It was the same old story: The swimsuit model had beaten me to the last room. Some Audrey or Petra, one of those lovely, long-legged connivers. Or maybe it was that honeymooning couple from Berlin. Whoever the culprit, the silk-clad hostess at the Ana Mandara Resort was now explaining in the most gracious way imaginable that the exclusive Vietnamese resort to which I'd flown from halfway around the world was filled. This tasteful, placid oasis on the South China Sea, offering a delicate blend of local architecture, hospitality and ocean views, expected no vacancies for weeks. There'd be no breeze-cooled nights in a grass-roofed bungalow for me. No Bali-styled suite furnished with native woods and rattan. No strolling Filipino band at dinner, no private tropical gardens overlooking a white sand beach and a turquoise sea.
The hostess proposed the Yasaka, a mile down the road—a comfortable if charmless high-rise. A bustling four-lane boulevard separated it from the beach, and the ambience was more Paradise Lost than Found. At the Ana Mandara one awakened to the gentle sounds of lapping waves against the sand; at the Yasaka one woke at 5 a.m. to the shrill and surreal sounds of loudspeakers broadcasting Communist propaganda, news, weather reports and opera.
I showered, breakfasted, then raced to the lobby to sign up for the Sea Hunter Tour, an "exciting fishing tour" which offered a boat, fishing equipment and guide for $40. No mention was made of the species of sea creature providing the excitement. Sailfish, perhaps? Shark? My guide, Nguy Tan, picked me up at 9 a.m. by taxi and showed me his baggie filled with bait. They were sardines, small fare for a hammerhead. My expectations fell still further when he handed me my fishing equipment. It was a cylindrical piece of wood, about the size of a coke bottle, around which a few yards of line were wrapped. "Only small fish," Nguy Tan explained. "Big fish all gone. Dynamite."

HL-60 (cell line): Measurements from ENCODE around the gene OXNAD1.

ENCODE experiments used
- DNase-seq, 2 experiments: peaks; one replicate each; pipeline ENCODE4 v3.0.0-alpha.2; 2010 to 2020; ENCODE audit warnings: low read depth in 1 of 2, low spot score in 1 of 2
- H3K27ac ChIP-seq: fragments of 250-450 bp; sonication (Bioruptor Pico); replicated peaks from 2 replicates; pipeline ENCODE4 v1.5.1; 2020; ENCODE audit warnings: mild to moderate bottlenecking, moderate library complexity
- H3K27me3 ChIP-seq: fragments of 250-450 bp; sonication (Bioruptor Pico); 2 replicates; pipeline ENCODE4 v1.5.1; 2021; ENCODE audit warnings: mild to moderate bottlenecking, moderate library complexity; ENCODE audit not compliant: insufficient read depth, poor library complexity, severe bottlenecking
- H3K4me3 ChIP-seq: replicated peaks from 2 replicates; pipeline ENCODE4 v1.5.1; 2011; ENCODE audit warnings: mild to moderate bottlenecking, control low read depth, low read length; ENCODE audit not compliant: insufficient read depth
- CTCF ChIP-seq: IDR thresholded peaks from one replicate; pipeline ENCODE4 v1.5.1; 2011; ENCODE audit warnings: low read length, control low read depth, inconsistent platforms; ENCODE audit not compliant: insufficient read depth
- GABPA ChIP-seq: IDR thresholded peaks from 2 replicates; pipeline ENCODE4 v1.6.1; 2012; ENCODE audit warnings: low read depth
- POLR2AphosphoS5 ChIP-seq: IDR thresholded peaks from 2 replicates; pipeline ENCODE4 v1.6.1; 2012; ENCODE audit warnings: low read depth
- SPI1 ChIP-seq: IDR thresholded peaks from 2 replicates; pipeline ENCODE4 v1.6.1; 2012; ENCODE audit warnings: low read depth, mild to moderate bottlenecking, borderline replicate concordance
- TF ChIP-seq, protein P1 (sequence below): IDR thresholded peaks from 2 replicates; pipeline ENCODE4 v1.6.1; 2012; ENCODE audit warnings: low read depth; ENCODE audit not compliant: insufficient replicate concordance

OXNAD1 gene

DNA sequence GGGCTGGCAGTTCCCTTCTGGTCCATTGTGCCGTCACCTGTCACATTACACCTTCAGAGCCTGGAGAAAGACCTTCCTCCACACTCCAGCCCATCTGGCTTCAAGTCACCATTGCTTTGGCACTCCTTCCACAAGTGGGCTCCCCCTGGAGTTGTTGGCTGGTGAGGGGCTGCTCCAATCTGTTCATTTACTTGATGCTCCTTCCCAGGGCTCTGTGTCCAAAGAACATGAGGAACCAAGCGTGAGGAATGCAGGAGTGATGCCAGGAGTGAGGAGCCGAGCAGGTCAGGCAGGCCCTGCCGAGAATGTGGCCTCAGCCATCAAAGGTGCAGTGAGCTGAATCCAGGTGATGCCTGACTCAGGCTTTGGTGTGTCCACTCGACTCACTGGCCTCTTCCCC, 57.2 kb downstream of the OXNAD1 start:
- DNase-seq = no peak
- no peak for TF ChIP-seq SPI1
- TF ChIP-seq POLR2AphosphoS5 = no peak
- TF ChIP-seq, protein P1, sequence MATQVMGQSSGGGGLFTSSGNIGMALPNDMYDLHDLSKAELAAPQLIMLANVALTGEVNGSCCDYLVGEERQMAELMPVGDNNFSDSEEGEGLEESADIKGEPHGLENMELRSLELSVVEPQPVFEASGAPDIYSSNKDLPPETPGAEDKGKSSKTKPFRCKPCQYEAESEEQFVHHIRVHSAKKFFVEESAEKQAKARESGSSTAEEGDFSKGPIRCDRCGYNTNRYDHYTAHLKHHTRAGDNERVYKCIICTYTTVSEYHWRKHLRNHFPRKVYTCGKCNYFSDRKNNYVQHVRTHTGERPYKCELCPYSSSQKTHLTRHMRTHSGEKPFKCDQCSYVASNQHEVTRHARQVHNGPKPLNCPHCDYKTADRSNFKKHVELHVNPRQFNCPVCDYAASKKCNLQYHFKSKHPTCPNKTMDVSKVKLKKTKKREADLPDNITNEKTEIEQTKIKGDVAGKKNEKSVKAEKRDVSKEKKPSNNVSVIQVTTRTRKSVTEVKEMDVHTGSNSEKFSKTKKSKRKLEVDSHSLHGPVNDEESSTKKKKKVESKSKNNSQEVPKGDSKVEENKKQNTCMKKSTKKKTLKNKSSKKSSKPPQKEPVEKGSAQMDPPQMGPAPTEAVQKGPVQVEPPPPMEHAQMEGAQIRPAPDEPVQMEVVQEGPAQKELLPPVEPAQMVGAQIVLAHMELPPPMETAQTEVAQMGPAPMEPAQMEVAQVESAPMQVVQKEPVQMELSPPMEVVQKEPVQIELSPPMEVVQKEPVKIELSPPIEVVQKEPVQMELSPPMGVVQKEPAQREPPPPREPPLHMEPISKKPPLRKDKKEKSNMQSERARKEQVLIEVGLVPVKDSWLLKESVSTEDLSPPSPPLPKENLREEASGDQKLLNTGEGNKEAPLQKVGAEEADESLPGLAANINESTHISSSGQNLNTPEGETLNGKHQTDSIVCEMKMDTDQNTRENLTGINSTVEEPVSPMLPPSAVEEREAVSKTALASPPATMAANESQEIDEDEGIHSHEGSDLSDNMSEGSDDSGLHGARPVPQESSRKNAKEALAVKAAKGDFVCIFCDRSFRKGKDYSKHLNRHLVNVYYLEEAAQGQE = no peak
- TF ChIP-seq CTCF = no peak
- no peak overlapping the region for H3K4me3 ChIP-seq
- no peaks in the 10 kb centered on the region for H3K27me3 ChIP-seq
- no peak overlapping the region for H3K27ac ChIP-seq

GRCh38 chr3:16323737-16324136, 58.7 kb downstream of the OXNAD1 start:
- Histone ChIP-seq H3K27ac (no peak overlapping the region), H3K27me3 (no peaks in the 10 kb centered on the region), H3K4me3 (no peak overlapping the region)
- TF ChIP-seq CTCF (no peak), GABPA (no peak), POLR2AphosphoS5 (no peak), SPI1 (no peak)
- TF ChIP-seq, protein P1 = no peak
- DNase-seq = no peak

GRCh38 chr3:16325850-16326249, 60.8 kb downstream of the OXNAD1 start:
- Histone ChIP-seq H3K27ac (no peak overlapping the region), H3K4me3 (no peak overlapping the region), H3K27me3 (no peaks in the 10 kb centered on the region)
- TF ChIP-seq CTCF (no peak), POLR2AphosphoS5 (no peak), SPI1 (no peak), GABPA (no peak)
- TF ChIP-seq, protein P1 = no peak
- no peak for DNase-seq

A few hours of such excitement is all a body can stand. I took a walk on the beach, heading toward the Ana Mandara. The resort was hosting a complimentary cocktail party. Scarfing a free champagne, I took an unaccompanied tour of the hotel grounds. Strolling past the lobby bar, I discovered a private outdoor enclave in the midst of a tropical garden where a masseuse was at work on a broad, well-oiled back. I bowed in apology and retreated. Early diners were beginning to fill the open-air restaurant, rich with the scent of herbs from the garden, the orchids and the sea. A swimming pool lay at the center of the terrace, beyond which was the hotel lobby, a space of such tranquility that a devotee of feng shui must have laid it out in a moment of divine harmony with the universe. I sat and contemplated the complementary relationships between the seating areas, reflecting pool, antique furnishings and the raven-haired, silk-robed staff members who glided silently past, smug in the knowledge that good luck, good eating and good spirits would come to all guests who stayed within the walls of the Ana Mandara. The rest of us? We were flies on the dung of an ox.
Paradise, I was learning, was best appreciated from inside the gates—at sunset, at poolside, during an outdoor massage with a tall rum drink in hand. "We must not let in daylight upon magic," the 19th-century English writer Walter Bagehot wrote. And we must not forget to make our reservations far in advance.